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Why you can’t photocopy money in Australia

by Mary Sewell

An Aussie TikTok user has been left scratching his head after sticking four $50 bills into his photocopying machine. Instead of spitting out five mirror images in the paper bay, Damien Sienkiewicz, or @dsanka, found a strange quirk to his machine.

Since it was posted on Monday, the video has gone viral, with 547,000 views in writing.

“Okay, so here we are, trying to photocopy some $50 notes here, just in a standard photocopier,” Damien begins as he loads up his cash into the photocopier. Interestingly, when you go to copy it, and then you wait for it to come out, thinking you’re going to get a nice photocopy of some $50 bills so you can make it rain…

“But you can’t photocopy money,” Damien finishes.

  • He shows a piece of paper that isn’t a copy of a $50 note at all.
  • Instead, strewn across the paper is a URL that links to an anti-counterfeit website.
  • Damien shows viewers a piece of paper with the words http://rulesforuse.org emblazoned on it.

“Look at that, how cool’s that.”

When you follow the website, it takes you to a US webpage for the Central Bank Counterfeit Deterrence Group (CBCDG).

The Central Bank Counterfeit Deterrence Group (CBCDG) describes itself as a group of 32 central banks teamed up to stop counterfeit fraud.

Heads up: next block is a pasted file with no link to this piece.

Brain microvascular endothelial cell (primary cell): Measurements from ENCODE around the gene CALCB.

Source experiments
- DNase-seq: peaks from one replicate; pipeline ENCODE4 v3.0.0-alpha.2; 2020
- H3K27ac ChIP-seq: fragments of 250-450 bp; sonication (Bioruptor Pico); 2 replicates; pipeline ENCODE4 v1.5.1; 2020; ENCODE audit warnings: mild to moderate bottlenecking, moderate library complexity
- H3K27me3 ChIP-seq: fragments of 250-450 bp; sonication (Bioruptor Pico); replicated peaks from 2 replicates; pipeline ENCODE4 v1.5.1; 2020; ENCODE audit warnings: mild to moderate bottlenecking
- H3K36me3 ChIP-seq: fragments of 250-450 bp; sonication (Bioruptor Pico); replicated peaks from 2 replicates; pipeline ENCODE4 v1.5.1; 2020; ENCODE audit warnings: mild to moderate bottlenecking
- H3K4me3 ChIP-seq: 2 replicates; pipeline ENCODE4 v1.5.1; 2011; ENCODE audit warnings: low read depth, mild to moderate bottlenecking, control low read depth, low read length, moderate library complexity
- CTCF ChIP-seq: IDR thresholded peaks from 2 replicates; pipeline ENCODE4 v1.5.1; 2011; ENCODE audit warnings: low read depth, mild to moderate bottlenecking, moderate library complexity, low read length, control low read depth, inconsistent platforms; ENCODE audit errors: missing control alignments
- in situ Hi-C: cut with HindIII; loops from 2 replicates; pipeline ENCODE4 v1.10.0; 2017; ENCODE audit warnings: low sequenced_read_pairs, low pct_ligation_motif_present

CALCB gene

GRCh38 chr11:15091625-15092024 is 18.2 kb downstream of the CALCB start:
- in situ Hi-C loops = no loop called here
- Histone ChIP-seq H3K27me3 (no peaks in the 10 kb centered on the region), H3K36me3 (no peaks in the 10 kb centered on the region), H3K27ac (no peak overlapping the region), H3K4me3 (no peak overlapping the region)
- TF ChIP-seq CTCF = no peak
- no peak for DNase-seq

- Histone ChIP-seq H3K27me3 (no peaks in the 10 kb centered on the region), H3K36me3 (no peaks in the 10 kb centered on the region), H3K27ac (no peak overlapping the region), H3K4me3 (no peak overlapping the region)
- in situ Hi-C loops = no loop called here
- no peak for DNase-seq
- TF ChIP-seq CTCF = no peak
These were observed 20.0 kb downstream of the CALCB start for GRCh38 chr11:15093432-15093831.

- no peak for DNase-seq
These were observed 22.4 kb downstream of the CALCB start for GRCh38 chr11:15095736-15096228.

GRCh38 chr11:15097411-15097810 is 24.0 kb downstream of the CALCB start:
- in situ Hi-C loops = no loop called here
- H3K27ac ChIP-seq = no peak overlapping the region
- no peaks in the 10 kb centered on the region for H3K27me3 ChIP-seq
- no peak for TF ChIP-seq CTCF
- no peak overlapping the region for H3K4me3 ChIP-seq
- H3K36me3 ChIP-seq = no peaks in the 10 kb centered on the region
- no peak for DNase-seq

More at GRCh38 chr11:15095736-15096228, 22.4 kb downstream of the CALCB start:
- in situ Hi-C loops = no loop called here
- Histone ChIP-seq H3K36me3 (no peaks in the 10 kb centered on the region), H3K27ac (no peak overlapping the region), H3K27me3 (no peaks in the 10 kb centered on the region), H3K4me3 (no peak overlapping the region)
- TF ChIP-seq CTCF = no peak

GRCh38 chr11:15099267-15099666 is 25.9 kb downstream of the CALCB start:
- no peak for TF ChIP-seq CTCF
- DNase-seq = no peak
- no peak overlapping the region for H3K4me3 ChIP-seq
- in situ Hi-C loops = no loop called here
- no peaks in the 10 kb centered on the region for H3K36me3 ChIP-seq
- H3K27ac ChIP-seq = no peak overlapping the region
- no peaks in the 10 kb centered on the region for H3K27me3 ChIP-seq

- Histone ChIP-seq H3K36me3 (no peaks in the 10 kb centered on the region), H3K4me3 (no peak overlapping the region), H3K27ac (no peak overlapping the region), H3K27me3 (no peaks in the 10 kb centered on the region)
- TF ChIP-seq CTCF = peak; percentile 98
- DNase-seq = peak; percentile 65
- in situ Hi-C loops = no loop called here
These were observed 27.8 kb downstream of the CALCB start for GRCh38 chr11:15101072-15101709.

Australia is one of the 32 countries involved in the group.

The bank’s “mission is to investigate the common emerging threats to the security of banknotes and to propose solutions for implementation by issuing authorities,” according to its website.

According to a science website, the currency bills or notes that have the EURion Constellation on them can be detected by photocopiers, and the machines are programmed to refuse to print copies to stop counterfeiting.

The Orion constellation is a pattern of disjointed circles visible on most of the notes and quickly picked up by machines.

Some photocopy machines might even shut down when you try to reprint money.

Apparently, this phenomenon was first discovered in 2002 when a computer science student from Cambridge University, Markus Kuhn, tried to print money on the first color photocopier he’d ever seen. Kuhn attempted to copy a 20-pound British banknote, but instead, a counterfeit warning in several different languages popped out of the machine.

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